At the risk of equating politics with the Premier League (let’s not be silly: we all know which is more important), what might Gordon Brown and Steven Gerrard have in common? For one thing, both have endured torrid campaigns: it was a long, long time ago that Labour and Liverpool last plummeted so far out of the public imagination. Brief mid-decade successes (Brown’s promotion to the premiership; Gerrard overturning AC Milan’s half-time landslide to win the European Cup) gave way to more sober realities of bad management, misspent budgets (Darling=Benitez) and collapsing expectations. They both ply their trade for the team in red, too.
On the theme of colours, another similarity reared its gruesome head this past week: each man seems utterly determined to help his respective rivals, the boys in blue. Brown’s now-notorious slip of the tongue has slashed his stock even further, arguably presenting the election on a silver platter to Cameron and his Tories. Gerrard could not have been kinder to a grateful Didier Drogba: there’s nothing like an incisive through-ball into your own box to gift the title to Chelsea, who just happen to be vying for that honour with Liverpool’s bitterest enemy, Manchester United…
Question Time: Did He Do It On Purpose?
Brown might be incompetent, but Gerrard might be something worse. Last week, I speculated that Liverpool’s active attempts to lose such a pivotal game against Chelsea would prove to be pure fantasy- on that count, I think I was wrong. Gerrard has produced some unbelievable moments in his career (for all the right reasons), but that slothful pass on Sunday is the most incredible. Watch the footage, scrutinize Gerrard’s position, and note the direction in which his eyes are pointed: his vision is entirely unobstructed.
He sees the onrushing Drogba, and in a moment that does not befit a career of good professionalism, decides to play a pass that, in any other contest, he wouldn’t have chanced. To put it subtly, he doesn’t exactly seem over-concerned in heaping the pressure onto Pepe Reina and his defenders: ‘hospital’ balls like that are heinously amateur even for the Uni Parks on a Wednesday afternoon, let alone for Anfield on a Ford Super Sunday. And, as you should have noticed, Gerrard does not customarily play like a talentless schoolboy.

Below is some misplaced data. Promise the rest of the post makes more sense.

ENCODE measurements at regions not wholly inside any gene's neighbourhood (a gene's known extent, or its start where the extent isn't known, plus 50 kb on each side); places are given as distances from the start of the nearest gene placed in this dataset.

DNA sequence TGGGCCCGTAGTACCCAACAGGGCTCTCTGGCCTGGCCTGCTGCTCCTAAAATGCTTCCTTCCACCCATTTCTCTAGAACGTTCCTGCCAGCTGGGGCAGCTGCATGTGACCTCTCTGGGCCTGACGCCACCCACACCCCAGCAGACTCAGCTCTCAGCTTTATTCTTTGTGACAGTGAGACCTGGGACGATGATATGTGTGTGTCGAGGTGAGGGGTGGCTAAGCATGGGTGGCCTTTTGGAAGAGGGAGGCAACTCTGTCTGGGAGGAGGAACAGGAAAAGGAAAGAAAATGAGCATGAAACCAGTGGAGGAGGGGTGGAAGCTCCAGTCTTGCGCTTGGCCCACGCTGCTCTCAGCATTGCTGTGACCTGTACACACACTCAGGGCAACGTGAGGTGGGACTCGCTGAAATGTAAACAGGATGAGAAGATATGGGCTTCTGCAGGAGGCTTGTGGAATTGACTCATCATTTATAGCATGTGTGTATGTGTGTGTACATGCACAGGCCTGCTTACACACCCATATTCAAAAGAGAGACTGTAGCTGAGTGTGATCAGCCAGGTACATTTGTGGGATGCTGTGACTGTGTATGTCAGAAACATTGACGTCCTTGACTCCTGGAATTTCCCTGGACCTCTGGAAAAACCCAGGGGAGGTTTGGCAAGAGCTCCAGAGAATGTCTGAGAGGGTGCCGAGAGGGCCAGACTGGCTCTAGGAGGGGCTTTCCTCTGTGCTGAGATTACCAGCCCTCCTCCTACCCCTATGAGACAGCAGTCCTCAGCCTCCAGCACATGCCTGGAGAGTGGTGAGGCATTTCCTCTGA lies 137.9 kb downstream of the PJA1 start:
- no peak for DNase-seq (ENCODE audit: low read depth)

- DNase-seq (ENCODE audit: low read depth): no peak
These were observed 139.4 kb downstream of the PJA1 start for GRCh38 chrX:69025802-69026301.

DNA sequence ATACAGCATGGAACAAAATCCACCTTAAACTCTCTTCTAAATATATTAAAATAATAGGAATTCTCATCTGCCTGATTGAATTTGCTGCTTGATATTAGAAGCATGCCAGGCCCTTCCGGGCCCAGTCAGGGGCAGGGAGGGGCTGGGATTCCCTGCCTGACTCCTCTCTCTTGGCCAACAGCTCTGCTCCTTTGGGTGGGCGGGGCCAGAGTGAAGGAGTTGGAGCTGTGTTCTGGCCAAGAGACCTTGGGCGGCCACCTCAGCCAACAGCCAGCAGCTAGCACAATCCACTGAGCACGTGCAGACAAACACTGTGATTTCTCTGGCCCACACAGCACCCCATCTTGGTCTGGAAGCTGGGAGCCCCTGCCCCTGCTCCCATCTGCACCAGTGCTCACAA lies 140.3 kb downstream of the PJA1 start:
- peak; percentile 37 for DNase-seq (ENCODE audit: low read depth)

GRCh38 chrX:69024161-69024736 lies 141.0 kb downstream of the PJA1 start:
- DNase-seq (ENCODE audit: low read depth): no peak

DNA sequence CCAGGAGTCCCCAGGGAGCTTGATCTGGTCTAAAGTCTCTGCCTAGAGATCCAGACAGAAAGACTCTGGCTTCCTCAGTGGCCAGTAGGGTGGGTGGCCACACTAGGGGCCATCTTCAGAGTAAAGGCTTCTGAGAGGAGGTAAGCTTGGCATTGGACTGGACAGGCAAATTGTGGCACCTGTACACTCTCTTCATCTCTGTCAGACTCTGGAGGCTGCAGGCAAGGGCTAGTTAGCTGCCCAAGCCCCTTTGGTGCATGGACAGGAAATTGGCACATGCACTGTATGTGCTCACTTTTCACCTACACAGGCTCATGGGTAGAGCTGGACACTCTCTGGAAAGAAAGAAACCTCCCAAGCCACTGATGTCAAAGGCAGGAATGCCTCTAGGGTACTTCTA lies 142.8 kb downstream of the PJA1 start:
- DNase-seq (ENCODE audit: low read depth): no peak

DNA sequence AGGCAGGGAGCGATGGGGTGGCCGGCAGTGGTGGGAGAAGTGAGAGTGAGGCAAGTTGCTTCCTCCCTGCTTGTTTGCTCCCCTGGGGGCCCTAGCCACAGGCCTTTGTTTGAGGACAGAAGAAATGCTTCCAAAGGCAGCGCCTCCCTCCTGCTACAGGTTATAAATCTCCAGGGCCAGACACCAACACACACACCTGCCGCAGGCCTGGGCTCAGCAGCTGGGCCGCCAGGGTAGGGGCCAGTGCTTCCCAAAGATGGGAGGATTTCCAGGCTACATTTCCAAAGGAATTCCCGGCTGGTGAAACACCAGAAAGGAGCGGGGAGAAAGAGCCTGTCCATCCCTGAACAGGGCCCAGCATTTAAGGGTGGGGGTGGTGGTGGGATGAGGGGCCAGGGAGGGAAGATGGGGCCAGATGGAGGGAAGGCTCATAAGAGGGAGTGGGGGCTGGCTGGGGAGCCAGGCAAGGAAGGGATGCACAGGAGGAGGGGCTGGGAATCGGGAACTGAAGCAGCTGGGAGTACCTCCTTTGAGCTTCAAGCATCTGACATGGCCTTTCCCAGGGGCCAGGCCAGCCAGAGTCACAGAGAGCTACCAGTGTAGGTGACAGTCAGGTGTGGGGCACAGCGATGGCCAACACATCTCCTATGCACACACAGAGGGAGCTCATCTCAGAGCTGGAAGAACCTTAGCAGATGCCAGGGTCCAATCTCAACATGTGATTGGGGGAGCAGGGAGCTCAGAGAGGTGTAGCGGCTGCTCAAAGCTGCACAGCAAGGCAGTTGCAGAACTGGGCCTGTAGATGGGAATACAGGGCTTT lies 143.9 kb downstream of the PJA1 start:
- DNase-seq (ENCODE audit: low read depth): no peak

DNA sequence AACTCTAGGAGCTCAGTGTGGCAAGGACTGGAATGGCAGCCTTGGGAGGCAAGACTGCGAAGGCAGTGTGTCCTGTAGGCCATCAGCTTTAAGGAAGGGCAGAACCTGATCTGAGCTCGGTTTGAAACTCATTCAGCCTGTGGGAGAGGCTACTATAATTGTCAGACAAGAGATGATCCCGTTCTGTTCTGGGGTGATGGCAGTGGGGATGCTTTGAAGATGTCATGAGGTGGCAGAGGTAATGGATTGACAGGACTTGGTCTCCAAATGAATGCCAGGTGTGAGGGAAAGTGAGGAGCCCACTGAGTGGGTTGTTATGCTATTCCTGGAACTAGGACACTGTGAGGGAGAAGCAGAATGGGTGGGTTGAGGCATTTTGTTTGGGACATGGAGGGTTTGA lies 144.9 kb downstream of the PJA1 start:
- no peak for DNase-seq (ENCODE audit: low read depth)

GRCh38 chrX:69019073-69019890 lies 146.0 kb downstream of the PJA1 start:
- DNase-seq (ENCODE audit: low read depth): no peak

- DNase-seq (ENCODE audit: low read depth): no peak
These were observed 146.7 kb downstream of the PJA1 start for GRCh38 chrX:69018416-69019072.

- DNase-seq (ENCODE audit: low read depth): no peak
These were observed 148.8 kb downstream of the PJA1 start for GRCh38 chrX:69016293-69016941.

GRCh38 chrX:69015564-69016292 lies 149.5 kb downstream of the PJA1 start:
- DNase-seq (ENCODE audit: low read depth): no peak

Most readers will find this conclusion unacceptable and ludicrously conspiracist- common sense should prevail, you might argue; no sportsman would ever willingly choose to lose. To that, I can only implore you to watch and re-watch the goal: Gerrard is running towards his own keeper, and has plenty of scope for surveying the pitch ahead of him- he clearly isn’t blind-sided or impeded. The hard evidence, allied to a compelling theoretical case (again, read last week’s blog) certainly gives my argument serious credence. Make up your own mind, and feel free to leave comments in the space below- it’d be interesting to poll an Oxford consensus on this.
What happened, happened. Now, Chelsea are on the brink of a first championship since 2006, and they most definitely deserve it. Wigan will not submit easily (let’s hope Charles N’Zogbia takes the team bus), but the sight of a crowned trophy on the sideline, adorned with blue and white ribbons, will surely power them to finish first past the Premier League post. And, speaking of celebratory blue and white ribbons… fancy a crack at the Liverpool job, Gordon?